Theory Beyond the Codes
A line of reasoning that I want to discuss in this article must be explained in terms of what I shall call “socially networked teletechnologies,” by which I mean new media digital devices featuring interactive user feedback, participation, and the real-time generation of content, such as the Internet, computerized multimedia, Wikipedia, and Facebook. The point is what might be named the “critical” tendency to propagate these socially networked teletechnologies (this “critical” tendency being one of those that are especially important as indicators of the character of the “hypermodern” attitude), or, the pretense to put everything within the touch and sight of every one owing to pseudo-democratic ideas, and that add up to a wish to bring all teletechnologized knowledge down to the level of the lowermost intellects operating within The Social Network. It would be only too simple to call attention to the manifold ineptitudes that ensue from the unplanned diffusion of a socially networked teletechnological “instruction” from, say, a service like Facebook, that is asserted to be evenly dispersed to everyone, by way of, for example, Facebook’s website, in identical operational form and by identical operational techniques. Such multifarious ineptitudes can only terminate in a kind of dumbing down to the lowest of our private lives. Here, as elsewhere today, the quality of Emmanuel Levinas’ face-to-face relation concerning human sociality, ethics as first philosophy, and the encounter of the Other through the face, which both prohibits a reduction to sameness and simultaneity and establishes a responsibility for the Other in the self, is surrendered to the sheer quantity of visual and other socio-cultural data provided by websites such as Facebook. It is no less accurate to state that the socially networked teletechnological instructions to Facebook’s nearly 1 billion “active users” have nothing to do with any sort of knowledge in the precise sense of that concept (i.e., in the sense of the state or fact of knowing, of an understanding achieved through study, discovery, learning, or erudition), and that they include nothing that could be considered profound. Unless one considers Facebook’s “users”‘ creation of electronic “personal profiles,” “friends,” the exchange of computerized messages, the receipt of unwanted automatic “invitations” and “notifications,” and the “updating” of one’s “profile” profound. Nevertheless, aside from Facebook’s astronomical financial over-evaluation (US$104 billion) and its imminent decline, what makes Facebook destructive is the fact that it contrives to be taken for something that it is not. This is because websites like Facebook refuse everything that does not appear on them, which are not transparent to them, such as face-to-face relations, and so suffocate all potentialities belonging to the sphere of disappearance. It even seems credible that socially networked teletechnologies like Facebook are engineered for that reason, for hypermodern homogeneity or what Paul Virilio describes as contemporary “mass individualism” at schools, colleges, universities, and workplaces of necessity entails a hatred of all disappearance.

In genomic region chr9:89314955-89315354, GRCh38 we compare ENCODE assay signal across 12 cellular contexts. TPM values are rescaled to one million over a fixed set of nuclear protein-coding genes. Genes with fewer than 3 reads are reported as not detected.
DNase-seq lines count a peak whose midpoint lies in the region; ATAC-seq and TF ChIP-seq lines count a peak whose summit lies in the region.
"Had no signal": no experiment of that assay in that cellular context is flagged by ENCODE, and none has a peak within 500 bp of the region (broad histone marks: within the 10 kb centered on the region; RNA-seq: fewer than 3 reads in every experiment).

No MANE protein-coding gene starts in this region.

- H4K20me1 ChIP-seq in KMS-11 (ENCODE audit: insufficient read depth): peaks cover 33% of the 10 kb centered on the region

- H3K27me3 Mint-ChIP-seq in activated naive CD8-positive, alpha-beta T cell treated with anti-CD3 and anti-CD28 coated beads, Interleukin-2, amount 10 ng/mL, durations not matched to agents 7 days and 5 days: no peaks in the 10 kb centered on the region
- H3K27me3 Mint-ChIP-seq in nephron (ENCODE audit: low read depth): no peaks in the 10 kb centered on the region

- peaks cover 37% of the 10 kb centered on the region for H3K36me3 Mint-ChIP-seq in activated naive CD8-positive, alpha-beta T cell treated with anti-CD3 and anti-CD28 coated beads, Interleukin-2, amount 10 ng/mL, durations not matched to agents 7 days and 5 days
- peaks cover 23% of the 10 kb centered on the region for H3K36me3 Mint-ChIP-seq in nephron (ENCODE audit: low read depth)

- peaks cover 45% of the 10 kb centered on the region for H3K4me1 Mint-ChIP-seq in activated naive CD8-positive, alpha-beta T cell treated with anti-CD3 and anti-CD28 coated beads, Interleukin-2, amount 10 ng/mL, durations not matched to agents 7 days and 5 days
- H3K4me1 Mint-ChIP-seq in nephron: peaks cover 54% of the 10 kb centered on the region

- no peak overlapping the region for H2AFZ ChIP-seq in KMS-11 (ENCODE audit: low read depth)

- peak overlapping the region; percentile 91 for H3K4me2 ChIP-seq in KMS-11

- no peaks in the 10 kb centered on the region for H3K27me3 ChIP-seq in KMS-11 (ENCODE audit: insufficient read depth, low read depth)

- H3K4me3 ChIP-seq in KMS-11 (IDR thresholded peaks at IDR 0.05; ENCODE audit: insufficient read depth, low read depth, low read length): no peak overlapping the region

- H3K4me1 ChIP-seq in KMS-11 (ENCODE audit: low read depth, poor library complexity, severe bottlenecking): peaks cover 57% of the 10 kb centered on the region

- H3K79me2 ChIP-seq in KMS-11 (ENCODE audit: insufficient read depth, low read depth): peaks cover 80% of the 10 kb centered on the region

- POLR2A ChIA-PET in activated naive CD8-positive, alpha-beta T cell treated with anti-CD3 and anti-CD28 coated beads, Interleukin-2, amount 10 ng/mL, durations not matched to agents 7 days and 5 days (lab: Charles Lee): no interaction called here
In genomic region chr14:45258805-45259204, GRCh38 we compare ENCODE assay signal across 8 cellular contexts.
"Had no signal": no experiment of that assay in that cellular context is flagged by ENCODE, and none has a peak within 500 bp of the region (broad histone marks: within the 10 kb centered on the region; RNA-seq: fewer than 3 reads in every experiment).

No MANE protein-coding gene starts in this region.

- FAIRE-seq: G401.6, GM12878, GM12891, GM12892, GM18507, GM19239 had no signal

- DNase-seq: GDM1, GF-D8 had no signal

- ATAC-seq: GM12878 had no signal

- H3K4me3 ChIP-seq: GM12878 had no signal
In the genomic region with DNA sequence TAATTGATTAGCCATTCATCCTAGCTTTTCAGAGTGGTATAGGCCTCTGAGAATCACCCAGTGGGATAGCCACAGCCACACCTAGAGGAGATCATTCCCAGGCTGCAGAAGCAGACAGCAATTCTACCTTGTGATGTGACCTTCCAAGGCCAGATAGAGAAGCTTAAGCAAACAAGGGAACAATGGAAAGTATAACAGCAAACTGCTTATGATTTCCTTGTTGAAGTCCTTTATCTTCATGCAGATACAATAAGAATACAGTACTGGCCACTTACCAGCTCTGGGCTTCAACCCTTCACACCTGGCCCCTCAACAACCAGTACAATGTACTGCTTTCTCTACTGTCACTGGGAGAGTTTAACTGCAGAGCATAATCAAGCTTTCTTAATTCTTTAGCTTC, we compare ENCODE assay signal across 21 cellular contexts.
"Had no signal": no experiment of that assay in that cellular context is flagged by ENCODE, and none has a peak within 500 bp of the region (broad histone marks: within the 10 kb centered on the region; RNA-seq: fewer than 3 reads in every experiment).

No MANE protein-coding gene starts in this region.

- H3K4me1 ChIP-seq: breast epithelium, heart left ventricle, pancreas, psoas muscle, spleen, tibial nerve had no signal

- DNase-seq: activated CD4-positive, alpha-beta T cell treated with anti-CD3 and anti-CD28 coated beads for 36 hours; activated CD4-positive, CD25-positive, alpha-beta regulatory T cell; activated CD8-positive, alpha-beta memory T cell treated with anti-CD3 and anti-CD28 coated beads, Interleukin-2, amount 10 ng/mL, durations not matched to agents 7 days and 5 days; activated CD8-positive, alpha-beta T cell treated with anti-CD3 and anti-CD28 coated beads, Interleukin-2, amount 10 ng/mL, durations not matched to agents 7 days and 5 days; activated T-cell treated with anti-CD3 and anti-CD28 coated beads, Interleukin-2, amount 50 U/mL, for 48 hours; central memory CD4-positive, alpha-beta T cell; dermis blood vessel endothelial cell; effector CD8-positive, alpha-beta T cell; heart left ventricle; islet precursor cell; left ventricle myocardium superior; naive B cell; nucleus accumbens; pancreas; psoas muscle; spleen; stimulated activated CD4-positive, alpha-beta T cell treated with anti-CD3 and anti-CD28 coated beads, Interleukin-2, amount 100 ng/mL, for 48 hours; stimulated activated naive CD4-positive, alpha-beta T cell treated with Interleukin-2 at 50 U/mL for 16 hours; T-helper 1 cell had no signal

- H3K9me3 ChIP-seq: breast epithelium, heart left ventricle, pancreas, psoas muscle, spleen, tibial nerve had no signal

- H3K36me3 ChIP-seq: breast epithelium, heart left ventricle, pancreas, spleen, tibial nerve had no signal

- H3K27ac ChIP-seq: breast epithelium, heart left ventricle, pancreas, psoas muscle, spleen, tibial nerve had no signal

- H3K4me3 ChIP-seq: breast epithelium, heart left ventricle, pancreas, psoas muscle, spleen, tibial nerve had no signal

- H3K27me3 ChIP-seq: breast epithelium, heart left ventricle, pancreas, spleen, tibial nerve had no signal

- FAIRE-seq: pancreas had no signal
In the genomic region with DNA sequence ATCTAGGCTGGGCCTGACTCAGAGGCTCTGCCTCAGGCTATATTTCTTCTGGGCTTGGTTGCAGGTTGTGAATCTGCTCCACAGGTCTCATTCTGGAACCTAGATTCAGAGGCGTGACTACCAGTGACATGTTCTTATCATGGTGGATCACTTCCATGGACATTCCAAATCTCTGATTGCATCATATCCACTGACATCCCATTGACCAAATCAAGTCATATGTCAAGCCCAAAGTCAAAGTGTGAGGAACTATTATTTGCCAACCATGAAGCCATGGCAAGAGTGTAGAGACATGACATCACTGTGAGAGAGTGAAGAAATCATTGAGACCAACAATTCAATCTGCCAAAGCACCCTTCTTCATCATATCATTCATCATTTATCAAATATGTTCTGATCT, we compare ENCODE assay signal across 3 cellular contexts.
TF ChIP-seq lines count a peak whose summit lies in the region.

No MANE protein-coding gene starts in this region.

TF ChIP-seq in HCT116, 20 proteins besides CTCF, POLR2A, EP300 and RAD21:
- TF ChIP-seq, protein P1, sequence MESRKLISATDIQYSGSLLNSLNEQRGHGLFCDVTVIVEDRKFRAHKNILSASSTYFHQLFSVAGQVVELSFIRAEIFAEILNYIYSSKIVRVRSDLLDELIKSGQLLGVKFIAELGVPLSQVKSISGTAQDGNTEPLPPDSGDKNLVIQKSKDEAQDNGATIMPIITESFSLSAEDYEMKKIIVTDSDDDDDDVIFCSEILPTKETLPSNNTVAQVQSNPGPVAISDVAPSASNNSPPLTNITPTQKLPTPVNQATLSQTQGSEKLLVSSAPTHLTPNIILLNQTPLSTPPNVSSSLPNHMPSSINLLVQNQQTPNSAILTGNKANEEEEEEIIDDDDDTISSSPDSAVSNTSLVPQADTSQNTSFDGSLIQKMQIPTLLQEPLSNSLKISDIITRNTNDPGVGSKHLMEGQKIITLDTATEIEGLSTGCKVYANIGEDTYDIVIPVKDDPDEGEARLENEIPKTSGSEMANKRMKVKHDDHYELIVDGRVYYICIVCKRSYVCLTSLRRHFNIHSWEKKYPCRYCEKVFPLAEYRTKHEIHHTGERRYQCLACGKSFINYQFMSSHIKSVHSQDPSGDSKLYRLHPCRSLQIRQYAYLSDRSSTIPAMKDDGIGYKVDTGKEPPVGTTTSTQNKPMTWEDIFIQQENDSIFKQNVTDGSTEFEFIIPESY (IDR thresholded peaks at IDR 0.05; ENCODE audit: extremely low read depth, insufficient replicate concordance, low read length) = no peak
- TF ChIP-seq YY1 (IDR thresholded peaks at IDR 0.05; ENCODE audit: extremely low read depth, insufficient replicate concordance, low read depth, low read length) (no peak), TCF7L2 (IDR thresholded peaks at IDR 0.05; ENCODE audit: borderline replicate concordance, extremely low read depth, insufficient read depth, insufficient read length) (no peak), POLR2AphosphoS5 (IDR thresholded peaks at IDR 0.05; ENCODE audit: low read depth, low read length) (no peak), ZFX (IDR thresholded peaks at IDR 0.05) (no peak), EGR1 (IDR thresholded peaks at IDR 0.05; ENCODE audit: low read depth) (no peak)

An even more astonishing event is that some contemporary “critics” of socially networked teletechnologies such as the French philosopher Bernard Stiegler believe that they can not only develop a systematic rethinking of the technicity of human and animal life generally but also, in particular, a “critique” of “telecracy” (the teletechnological undoing of democracy by the short-circuiting of the usual means of politics and the obliteration of the foundations of citizenship). Stiegler is, of course, an innovative political, cultural, and postindustrial thinker well-known for his Technics and Time 1: The Fault of Epimetheus, which is influenced by, among other philosophers of technology, Gilbert Simondon, Martin Heidegger, and Jacques Derrida. Focusing on the important subjects of individuation and consumer capitalism, digital convergence, and the fate of contemporary politics, Stiegler’s humanity and concern for the future of the social is self-evident throughout his philosophical projects on history and matter, memory, and human temporality like Technics and Time 2: Disorientation and Technics and Time 3: Cinematic Time and the Question of Malaise. Yet I argue that Stiegler’s “Telecracy Against Democracy,” his projected reconfiguration of the relation of telecracy to democracy, leads him not to a critical-philosophical explanation of hypercapitalist, teletechnological, socio-cultural life but to an embrace of socially networked teletechnological instructions themselves as a paradigm for contesting the televisual and cinematic program industries’ hold over contemporary society, culture, and politics. In fact, Stiegler’s thinking on telecracy and democracy, I suggest, is not so much enlightened by a “critical” reaction to the nature of socially networked teletechnologies but by an uncritical response that takes little account of the character of these teletechnologies or of the fundamental dissimilarities that exist between them and all that is today identified by the terms of democracy, citizenship, and association. Thus Stiegler, who has developed an “activist” philosophy of the left within Ars Industrialis, his organization for the advancement of an “industrial politics of technologies of the mind,” must, in seeking to change the industrial political economies of socially networked teletechnologies, necessarily misrepresent these teletechnologies by, for example, generalization of the rights and duties of the citizen and by only permitting a surface sense of society, subjectivity, and the loss of participation to appear. At any rate, by such means, the hypermodern spirit of speed, which Stiegler recognizes as “disorientation,” penetrates deep into what is in opposition to it, which is democracy itself. Moreover, it is not hard to understand the disorienting, not to say liquefying, effect of the fallout, which Stiegler calls “generalized irresponsibility”. However, those such as Stiegler, who seem inadvertently to make themselves the channels of this sort of incursion, may not fully comprehend their character or that of the age, even though, I am sure, they act in sincerity against such dangers and with alternative “critical” global aims. The rise of what I shall name “the doctrine of compulsory appearance” in the era of globalization and the parallel loss of disappearance demonstrate what might occur if Stiegler’s method of “inventing a new politics of association through the reasoned socialization of the techniques and technologies of relationship” were to become universal.